Meanwhile, in colder climates, it’s best to pair your heat pump with a high-efficiency furnace. Despite the cold, you might be surprised by just how much mileage―not to mention cost-saving efficiency―you’ll get from a heat pump in the spring, fall and, yes, even winter months.
A Hybrid Heat system includes:
As you may have guessed from its name, a ductless split system doesn’t rely on air ducts to spread treated air in your home. Instead, this specialty system is designed to heat or cool room additions or other places that may lack ductwork, such as home theatres, exercise rooms, garages or any other area where the existing system doesn’t quite cut it. Ductless split systems include:
Some homes just don’t have space inside for a furnace or the coil needed for cooling. That doesn’t mean they can’t be filled with the same comfort and improved air quality of a split system home.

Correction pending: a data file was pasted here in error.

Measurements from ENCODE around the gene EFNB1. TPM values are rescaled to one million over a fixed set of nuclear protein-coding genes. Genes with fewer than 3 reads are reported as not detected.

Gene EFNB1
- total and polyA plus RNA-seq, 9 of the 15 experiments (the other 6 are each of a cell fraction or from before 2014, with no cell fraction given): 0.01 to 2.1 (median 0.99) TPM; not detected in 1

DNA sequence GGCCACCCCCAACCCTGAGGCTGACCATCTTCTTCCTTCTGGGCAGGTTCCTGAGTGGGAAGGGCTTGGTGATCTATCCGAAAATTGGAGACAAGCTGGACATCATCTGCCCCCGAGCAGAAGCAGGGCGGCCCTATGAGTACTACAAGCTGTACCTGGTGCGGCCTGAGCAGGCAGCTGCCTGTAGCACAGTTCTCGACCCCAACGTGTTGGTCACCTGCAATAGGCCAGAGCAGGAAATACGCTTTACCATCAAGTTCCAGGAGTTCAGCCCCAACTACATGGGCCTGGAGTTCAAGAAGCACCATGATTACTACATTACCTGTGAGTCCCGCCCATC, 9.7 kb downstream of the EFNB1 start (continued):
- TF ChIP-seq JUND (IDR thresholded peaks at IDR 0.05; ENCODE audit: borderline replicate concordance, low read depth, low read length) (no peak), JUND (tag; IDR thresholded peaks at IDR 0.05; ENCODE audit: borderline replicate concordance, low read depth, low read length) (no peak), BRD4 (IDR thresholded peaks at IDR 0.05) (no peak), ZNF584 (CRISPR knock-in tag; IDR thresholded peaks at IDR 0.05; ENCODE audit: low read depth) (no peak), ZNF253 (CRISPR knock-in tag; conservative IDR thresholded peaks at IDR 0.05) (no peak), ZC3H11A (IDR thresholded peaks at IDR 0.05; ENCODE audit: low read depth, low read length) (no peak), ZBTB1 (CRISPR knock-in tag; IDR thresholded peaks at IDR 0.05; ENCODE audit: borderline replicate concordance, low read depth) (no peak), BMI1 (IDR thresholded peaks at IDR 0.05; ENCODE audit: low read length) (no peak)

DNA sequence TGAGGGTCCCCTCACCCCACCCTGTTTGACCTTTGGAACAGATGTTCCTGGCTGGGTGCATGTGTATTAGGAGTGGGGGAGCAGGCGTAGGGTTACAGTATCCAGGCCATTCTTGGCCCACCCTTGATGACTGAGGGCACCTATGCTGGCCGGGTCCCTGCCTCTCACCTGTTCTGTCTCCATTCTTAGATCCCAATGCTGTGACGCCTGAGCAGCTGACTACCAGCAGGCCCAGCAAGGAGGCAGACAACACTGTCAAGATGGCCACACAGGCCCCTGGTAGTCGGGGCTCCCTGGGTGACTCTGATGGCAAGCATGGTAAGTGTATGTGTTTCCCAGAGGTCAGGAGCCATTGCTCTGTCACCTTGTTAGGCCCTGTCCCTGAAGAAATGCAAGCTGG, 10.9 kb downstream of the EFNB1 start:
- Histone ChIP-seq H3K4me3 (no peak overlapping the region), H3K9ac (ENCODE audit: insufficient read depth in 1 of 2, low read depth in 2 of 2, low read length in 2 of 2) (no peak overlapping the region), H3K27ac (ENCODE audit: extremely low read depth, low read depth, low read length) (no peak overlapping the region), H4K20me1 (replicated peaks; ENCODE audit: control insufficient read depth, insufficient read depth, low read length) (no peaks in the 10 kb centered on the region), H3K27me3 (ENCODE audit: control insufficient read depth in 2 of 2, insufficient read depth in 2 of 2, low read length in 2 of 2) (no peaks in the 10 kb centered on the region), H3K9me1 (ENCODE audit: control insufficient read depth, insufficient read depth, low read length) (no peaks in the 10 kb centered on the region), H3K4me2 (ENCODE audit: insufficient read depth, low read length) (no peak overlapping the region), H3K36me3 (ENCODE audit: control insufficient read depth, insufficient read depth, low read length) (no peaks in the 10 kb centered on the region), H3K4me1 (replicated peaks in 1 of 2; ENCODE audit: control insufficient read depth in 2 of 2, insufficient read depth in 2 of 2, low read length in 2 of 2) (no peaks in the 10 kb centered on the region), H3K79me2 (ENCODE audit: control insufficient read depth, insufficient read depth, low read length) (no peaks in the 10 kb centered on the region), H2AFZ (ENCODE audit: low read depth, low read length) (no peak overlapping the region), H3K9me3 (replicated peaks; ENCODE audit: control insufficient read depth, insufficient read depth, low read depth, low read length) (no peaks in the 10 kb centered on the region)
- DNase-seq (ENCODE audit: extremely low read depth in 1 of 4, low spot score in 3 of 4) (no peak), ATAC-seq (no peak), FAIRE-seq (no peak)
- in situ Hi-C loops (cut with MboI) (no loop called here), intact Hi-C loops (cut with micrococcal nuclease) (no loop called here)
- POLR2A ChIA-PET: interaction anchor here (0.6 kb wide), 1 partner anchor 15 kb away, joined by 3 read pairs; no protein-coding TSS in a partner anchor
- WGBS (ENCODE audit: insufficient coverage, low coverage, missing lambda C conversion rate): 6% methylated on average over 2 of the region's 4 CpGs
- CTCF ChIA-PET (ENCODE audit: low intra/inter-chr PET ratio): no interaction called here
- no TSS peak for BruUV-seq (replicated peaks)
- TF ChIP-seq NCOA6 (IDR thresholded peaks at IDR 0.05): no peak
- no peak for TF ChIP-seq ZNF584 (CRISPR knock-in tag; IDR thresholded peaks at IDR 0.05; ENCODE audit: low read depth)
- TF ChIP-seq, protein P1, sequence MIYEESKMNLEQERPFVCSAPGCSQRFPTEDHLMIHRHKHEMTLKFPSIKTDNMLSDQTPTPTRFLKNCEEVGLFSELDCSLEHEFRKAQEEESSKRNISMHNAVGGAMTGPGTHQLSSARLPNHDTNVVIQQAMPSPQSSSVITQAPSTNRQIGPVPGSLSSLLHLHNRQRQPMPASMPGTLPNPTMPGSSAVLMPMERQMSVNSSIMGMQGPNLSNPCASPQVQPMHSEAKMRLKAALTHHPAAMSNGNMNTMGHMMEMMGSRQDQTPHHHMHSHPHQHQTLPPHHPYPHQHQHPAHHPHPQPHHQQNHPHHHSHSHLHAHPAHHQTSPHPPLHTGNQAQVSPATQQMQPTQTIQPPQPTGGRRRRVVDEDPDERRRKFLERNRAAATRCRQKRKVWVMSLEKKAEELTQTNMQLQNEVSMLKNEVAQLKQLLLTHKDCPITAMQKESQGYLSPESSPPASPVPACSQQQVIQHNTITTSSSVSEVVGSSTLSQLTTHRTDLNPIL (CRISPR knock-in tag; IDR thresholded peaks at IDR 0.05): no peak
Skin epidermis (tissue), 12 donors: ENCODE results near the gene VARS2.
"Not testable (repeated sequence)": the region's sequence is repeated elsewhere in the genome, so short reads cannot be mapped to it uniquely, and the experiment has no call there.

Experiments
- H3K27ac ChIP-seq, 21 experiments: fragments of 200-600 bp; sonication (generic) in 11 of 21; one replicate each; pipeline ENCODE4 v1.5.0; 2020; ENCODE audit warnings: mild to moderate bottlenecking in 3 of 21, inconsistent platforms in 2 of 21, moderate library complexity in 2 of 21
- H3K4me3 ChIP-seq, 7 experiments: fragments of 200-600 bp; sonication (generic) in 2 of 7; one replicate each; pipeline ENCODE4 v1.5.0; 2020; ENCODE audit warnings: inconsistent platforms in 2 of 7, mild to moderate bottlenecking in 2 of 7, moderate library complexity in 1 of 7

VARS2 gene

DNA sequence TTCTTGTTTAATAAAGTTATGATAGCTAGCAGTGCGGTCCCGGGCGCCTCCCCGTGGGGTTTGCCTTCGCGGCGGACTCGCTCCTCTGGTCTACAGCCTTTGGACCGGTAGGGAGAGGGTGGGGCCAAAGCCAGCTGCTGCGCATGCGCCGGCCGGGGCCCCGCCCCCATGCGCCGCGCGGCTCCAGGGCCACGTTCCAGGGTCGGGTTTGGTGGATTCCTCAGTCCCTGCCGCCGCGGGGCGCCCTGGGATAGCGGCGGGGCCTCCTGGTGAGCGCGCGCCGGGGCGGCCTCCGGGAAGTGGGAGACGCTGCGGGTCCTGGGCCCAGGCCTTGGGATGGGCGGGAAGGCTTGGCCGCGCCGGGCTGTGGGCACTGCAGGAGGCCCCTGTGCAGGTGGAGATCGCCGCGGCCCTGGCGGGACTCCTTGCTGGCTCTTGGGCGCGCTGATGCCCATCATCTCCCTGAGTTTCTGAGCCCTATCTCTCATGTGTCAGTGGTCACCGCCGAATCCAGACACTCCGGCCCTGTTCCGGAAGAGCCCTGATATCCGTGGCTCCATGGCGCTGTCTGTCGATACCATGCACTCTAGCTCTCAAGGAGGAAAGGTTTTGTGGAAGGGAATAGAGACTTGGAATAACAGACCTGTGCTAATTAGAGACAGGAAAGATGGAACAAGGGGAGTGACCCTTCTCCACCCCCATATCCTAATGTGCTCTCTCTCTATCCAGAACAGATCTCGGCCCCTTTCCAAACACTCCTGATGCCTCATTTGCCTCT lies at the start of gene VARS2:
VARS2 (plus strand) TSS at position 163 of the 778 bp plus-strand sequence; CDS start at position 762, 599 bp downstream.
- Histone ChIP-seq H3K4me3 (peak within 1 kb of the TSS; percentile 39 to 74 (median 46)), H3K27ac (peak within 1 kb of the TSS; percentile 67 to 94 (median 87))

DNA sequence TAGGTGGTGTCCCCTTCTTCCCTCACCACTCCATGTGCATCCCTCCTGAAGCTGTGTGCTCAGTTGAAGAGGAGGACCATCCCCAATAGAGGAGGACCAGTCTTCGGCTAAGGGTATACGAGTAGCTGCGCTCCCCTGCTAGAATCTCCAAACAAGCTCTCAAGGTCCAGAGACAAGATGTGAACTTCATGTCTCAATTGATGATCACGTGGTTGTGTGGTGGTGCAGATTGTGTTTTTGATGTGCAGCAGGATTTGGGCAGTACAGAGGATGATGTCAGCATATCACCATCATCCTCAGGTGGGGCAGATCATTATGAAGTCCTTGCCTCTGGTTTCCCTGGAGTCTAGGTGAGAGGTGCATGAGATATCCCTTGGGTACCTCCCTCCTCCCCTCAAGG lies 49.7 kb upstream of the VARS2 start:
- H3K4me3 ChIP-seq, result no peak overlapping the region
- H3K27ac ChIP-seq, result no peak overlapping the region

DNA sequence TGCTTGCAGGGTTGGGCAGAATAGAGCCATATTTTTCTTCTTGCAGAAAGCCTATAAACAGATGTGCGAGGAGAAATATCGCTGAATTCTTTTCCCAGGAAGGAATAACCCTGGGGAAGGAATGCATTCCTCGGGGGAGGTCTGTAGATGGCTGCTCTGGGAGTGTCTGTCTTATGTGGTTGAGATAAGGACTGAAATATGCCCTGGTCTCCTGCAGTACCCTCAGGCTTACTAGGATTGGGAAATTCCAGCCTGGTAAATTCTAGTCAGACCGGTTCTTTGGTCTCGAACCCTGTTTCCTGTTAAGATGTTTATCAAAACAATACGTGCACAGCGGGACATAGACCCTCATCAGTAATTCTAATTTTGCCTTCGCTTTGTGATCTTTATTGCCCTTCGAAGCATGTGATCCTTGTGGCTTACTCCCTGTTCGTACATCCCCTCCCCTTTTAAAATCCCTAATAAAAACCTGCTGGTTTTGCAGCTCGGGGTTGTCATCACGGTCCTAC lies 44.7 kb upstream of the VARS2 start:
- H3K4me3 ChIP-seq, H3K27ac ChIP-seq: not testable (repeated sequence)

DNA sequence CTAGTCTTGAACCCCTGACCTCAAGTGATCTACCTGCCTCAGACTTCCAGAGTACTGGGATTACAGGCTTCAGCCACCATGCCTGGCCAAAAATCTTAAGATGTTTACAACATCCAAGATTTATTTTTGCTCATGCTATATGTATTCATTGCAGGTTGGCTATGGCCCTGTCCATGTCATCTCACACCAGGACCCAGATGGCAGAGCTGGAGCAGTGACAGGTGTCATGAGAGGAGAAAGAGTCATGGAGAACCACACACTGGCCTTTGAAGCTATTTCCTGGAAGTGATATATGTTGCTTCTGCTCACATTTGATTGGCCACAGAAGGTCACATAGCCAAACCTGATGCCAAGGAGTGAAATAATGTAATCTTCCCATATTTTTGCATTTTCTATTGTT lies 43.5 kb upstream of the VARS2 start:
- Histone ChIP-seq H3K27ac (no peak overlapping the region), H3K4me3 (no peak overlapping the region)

Packaged units tend to all look alike but can do vastly different things:
As an all-in-one unit, the only other thing you need is a control or thermostat and, of course, ductwork to carry the conditioned air. Additionally you can add air quality accessories if you like. Packaged systems may be located on the exterior of your home, either on a flat rooftop or in the yard.
Traditional heat pumps do the same thing as air conditioners but in winter, they do it in reverse, drawing their heat energy from the outside air. Geothermal heat pumps don't have to rely on the potentially wide temperature swings of outdoor air. They tap into the relatively consistent and more moderate temperatures of the earth instead. Using your yard, pond or well water, this ingenious technology enables you to enjoy higher energy efficiency inside your home—no matter how extreme the weather gets outside.